background preloader

War in Afghanistan (2001–present)

War in Afghanistan (2001–present)
U.S. President George W. Bush demanded that the Taliban hand over Osama bin Laden and expel al-Qaeda. The Taliban requested that bin Laden leave the country, but declined to extradite him without evidence of his involvement in the 9/11 attacks. In 2003, NATO assumed leadership of ISAF, with troops from 43 countries. Though vastly outgunned and outnumbered, the Taliban insurgents, most notably the Haqqani Network and Hezb-e-Islami Gulbuddin, have waged asymmetric warfare with guerilla raids and ambushes in the countryside, suicide attacks against urban targets and turncoat killings against coalition forces. While ISAF continued to battle the Taliban insurgency, fighting crossed into neighboring North-West Pakistan.[31] In 2004, the Pakistani Army began to clash with local tribes hosting al-Qaeda and Taliban militants. Historical background Origins of Afghanistan's civil war Warlord rule (1992–1996) Taliban fighters Taliban Emirate vs Northern Alliance The conflict was brutal. Al-Qaeda

Al Qaeda vs. the United States: Bad News, Worse News Declaring that "the buck stops with me," President Obama announced a set of new directives in response to the foiled bombing of Northwest Flight 253 by the now-infamous "underpants bomber." The list of presidential orders is mostly unexceptionable, and may even make a repeat performance less likely. Of course, if al Qaeda is even remotely strategic, trying an exact repeat of this attempt would be silly. Instead, they'll study the new procedures, look for holes in them, and try some new variation. The good news is that air travel will still be incredibly safe, and no sensible person should alter their normal travel plans because they are worried about the "terrorist threat." What's missing from Obama's list of new initiatives is any sense that U.S. foreign policy might need some rethinking too. One more thing. Al-Balawi 'started to change,' says his wife, after the American-led invasion of Iraq in 2003. By itself, that mere fact does not mean that U.S. foreign policy is wrong.

Timeline of United States military operations This is a timeline of United States government military operations. The list through 1975 is based on Committee on International Relations (now known as the Committee on Foreign Affairs). Dates show the years in which U.S. government military units participated. The bolded items are the U.S. government wars most often considered to be major conflicts by historians and the general public. Note that instances where the U.S. government gave aid alone, with no military personnel involvement, are excluded, as are Central Intelligence Agency operations. Extraterritorial and major domestic deployments[edit] Portions of this list are from the Congressional Research Service report RL30172.[1] 1775–1799[edit] 1775–83 – American Revolutionary War: an armed struggle for secession from the British Empire by the Thirteen Colonies that would subsequently become the United States. 1785–95 – Northwest Indian War: a series of battles with various native tribes in present-day Ohio. 1800–1809[edit]

9/11: Why Did Al Qaeda Attack the United States? « Rich McSheehy's Weblog I would guess that most of us can recall exactly where we were and what we were doing when we first heard about the horrific attacks on the Twin Towers and the subsequent attack on the Pentagon. There aren’t many moments in your life, no matter how long you live, that you will recall as vividly as the moment you learned about it. The assassination of John F. Kennedy was also like that for me. I don’t think anyone really feels that they have heard a satisfactory explanation of why Lee Harvey Oswald killed him. That was over forty years ago, and there are still many people who don’t believe the results of the official U.S. government investigation. The U.S. government’s 9/11 Commission Report has also failed to gain unanimous support. The World Trade Center could be described as the financial capital of the multinational businesses of the United States. Toward the end of World War II the Nazis in Germany also planned to develop a suicide bomber squadron called the Leonidas Squadron.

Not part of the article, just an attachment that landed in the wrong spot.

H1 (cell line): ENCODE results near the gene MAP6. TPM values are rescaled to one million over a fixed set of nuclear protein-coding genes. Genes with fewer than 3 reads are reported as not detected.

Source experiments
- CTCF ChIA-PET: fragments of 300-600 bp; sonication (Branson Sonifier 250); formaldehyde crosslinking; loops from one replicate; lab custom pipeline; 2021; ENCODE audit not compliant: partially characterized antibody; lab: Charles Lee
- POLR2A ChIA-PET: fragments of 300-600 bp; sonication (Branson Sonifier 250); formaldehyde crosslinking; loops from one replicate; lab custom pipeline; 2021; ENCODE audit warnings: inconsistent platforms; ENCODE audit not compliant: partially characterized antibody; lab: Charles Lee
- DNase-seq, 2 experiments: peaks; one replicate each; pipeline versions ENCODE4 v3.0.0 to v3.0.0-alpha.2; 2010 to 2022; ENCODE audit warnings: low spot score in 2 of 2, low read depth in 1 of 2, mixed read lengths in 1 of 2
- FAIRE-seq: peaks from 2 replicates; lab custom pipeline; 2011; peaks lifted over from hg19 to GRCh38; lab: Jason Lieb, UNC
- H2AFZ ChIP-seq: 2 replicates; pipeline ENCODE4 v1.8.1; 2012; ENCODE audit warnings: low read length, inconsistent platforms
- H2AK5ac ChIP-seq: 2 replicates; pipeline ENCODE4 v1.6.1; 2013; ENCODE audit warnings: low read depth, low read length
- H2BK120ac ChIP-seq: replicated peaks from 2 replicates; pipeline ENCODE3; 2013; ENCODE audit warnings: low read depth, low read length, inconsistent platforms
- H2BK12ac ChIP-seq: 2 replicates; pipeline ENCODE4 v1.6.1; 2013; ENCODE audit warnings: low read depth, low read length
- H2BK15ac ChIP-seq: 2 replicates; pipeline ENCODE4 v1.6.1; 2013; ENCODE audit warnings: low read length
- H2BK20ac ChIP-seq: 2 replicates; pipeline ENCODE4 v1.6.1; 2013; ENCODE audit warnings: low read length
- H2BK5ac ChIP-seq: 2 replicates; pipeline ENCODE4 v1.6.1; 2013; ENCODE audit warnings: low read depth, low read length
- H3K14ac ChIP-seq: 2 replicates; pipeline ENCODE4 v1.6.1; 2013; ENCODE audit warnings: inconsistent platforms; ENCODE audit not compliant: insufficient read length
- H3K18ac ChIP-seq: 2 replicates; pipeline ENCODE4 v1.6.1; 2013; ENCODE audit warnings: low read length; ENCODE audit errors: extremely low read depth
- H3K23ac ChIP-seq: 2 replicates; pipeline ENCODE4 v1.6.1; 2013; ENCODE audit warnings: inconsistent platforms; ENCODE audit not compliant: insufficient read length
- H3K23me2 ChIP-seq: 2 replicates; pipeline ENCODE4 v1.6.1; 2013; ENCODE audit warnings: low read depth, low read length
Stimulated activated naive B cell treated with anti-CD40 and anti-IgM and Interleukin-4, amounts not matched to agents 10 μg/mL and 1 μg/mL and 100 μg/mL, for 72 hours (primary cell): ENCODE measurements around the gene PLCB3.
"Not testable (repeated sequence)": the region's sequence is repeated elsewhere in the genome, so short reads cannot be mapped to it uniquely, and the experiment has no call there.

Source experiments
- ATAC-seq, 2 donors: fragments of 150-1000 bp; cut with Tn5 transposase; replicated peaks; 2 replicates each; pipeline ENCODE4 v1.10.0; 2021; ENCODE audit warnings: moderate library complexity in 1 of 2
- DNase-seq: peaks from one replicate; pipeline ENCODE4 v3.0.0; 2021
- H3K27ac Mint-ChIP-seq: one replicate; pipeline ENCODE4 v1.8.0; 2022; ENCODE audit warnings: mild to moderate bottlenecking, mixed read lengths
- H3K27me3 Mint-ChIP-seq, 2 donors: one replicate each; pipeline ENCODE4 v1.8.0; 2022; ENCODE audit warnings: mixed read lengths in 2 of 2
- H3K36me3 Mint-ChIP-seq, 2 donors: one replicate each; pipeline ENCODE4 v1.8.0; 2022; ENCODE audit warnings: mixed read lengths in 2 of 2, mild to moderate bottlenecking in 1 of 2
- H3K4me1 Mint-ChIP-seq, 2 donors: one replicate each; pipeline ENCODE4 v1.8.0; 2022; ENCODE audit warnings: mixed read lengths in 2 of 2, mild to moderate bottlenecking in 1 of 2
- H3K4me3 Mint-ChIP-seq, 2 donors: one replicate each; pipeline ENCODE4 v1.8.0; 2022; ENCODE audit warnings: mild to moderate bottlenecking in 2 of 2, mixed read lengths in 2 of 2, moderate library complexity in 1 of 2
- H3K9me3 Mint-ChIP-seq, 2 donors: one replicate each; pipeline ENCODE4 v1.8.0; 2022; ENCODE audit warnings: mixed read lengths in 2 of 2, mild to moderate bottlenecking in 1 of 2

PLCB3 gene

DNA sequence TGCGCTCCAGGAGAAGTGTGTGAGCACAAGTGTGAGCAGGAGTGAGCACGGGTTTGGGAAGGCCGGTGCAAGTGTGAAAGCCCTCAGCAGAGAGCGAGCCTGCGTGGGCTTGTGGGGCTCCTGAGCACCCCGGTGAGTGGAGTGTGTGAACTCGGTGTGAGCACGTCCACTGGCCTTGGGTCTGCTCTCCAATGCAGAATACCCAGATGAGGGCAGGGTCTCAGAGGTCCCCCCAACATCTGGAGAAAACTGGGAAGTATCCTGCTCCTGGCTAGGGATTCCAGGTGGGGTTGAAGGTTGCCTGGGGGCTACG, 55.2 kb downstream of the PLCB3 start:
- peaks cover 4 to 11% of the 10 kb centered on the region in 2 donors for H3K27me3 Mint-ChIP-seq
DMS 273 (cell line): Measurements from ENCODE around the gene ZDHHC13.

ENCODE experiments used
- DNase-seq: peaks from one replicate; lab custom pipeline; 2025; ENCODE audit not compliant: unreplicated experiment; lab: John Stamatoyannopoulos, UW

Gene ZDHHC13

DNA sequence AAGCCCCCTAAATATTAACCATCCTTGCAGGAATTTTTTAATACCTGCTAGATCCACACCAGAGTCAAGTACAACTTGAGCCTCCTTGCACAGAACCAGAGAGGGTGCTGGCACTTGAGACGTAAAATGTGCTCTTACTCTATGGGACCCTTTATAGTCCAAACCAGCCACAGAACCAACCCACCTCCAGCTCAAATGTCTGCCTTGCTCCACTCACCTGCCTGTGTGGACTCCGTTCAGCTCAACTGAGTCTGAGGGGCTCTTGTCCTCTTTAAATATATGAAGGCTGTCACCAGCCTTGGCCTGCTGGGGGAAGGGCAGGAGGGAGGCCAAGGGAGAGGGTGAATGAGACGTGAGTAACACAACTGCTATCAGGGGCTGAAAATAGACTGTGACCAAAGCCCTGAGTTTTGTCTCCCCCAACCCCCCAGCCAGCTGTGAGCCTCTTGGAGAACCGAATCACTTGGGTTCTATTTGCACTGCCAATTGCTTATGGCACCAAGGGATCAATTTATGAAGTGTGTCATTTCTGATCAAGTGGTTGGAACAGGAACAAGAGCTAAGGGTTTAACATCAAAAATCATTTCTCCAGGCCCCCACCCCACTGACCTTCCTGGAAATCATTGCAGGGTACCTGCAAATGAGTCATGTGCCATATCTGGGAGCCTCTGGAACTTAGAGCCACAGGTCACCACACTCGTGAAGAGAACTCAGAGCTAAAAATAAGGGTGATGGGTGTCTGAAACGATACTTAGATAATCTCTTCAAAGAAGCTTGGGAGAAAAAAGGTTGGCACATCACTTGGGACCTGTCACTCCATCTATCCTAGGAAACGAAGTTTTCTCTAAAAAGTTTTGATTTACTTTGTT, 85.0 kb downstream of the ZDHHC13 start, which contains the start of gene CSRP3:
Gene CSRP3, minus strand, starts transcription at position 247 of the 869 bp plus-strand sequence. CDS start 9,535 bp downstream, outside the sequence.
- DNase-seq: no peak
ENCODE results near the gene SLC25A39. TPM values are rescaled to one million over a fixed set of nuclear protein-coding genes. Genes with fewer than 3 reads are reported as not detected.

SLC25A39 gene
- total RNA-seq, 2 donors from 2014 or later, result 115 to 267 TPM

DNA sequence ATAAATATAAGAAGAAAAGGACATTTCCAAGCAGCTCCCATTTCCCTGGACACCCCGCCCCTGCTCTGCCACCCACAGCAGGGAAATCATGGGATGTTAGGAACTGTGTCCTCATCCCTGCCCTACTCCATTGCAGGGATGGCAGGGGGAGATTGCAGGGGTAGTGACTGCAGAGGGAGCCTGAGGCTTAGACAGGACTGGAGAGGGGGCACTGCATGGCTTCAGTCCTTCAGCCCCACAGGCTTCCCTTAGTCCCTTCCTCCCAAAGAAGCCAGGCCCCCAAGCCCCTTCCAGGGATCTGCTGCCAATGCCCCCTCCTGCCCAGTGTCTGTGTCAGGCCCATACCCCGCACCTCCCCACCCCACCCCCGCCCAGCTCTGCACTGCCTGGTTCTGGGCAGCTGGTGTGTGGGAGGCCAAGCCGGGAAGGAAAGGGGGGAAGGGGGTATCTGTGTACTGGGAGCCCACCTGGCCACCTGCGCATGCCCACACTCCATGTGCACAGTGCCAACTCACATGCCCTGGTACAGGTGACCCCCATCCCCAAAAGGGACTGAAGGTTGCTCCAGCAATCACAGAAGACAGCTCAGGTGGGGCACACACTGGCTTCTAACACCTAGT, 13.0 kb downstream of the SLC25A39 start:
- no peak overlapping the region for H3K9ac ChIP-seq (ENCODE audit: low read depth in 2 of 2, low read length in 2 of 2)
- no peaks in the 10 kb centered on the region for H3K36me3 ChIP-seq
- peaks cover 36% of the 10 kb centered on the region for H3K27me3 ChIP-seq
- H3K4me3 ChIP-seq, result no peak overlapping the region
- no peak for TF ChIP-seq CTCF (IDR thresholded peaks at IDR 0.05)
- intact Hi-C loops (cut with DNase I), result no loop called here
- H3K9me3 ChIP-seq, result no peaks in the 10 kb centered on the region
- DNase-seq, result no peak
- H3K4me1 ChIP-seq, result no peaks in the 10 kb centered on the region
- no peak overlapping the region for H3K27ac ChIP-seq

2003 invasion of Iraq Four countries participated with troops during the initial invasion phase, which lasted from 19 March to 9 April 2003. These were the United States (148,000), United Kingdom (45,000), Australia (2,000), and Poland (194). 36 other countries were involved in its aftermath. In preparation for the invasion, 100,000 U.S. troops were assembled in Kuwait by 18 February.[20] The coalition forces also received support from Kurdish irregulars in Iraqi Kurdistan. According to U.S. President George W. Bush and British Prime Minister Tony Blair, the coalition mission was "to disarm Iraq of weapons of mass destruction, to end Saddam Hussein's support for terrorism, and to free the Iraqi people The invasion was preceded by an air strike on the Presidential Palace in Baghdad on 19 March 2003. The main body of coalition forces continued their drive into the heart of Iraq and met with little resistance. Prelude to the invasion[edit] A UN weapons inspector in Iraq, 2002. Preparations for war[edit]

rporal Doug Grant: NZ Soldier Killed In Afghanistan Last updated 19:24 22/08/2011 The Chief of the New Zealand Defence Force today revealed the identity and the circumstances surrounding the death of SAS soldier Corporal Doug Grant. Another New Zealand SAS soldier is reportedly on the way to Afghanistan to replace Corporal Doug Grant. Grant was killed in the country's capital, Kabul, helping save the lives of three British civilians and two Gurkha security guards. The 41-year-old SAS soldier from Linton known as "Dougie" died on Friday in a helicopter on the way to a military hospital after an attack by the Taleban at the British Council diplomatic offices. He leaves behind his wife Tina, their seven-year-old daughter and their five-year-old son. TVNZ reported that another SAS soldier had been sent to take Grant's place. The Defence Force today described the events leading up to his death. "Therefore most of the city, counter-terrorists as well as police and wider military were on standby for some action to occur. - © Fairfax NZ News Comments